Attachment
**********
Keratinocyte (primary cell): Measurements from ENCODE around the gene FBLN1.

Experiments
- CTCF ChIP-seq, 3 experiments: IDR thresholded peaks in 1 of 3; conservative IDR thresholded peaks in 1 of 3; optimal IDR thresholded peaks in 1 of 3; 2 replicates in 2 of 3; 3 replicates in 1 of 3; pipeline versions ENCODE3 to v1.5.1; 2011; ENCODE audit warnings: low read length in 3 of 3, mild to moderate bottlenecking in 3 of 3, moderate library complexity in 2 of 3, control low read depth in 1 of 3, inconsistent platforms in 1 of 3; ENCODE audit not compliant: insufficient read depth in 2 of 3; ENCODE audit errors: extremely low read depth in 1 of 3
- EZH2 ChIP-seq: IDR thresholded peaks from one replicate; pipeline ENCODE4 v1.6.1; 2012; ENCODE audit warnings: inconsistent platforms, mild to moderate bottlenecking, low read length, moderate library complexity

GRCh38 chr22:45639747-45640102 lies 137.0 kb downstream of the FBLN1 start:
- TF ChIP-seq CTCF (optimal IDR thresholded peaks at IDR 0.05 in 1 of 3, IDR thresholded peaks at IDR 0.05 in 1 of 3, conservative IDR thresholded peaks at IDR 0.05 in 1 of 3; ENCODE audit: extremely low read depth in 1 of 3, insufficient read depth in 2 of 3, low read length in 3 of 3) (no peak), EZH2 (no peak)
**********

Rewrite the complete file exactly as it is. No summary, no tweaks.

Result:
Keratinocyte (primary cell): Measurements from ENCODE around the gene FBLN1.

Experiments
- CTCF ChIP-seq, 3 experiments: IDR thresholded peaks in 1 of 3; conservative IDR thresholded peaks in 1 of 3; optimal IDR thresholded peaks in 1 of 3; 2 replicates in 2 of 3; 3 replicates in 1 of 3; pipeline versions ENCODE3 to v1.5.1; 2011; ENCODE audit warnings: low read length in 3 of 3, mild to moderate bottlenecking in 3 of 3, moderate library complexity in 2 of 3, control low read depth in 1 of 3, inconsistent platforms in 1 of 3; ENCODE audit not compliant: insufficient read depth in 2 of 3; ENCODE audit errors: extremely low read depth in 1 of 3
- EZH2 ChIP-seq: IDR thresholded peaks from one replicate; pipeline ENCODE4 v1.6.1; 2012; ENCODE audit warnings: inconsistent platforms, mild to moderate bottlenecking, low read length, moderate library complexity

GRCh38 chr22:45639747-45640102 lies 137.0 kb downstream of the FBLN1 start:
- TF ChIP-seq CTCF (optimal IDR thresholded peaks at IDR 0.05 in 1 of 3, IDR thresholded peaks at IDR 0.05 in 1 of 3, conservative IDR thresholded peaks at IDR 0.05 in 1 of 3; ENCODE audit: extremely low read depth in 1 of 3, insufficient read depth in 2 of 3, low read length in 3 of 3) (no peak), EZH2 (no peak)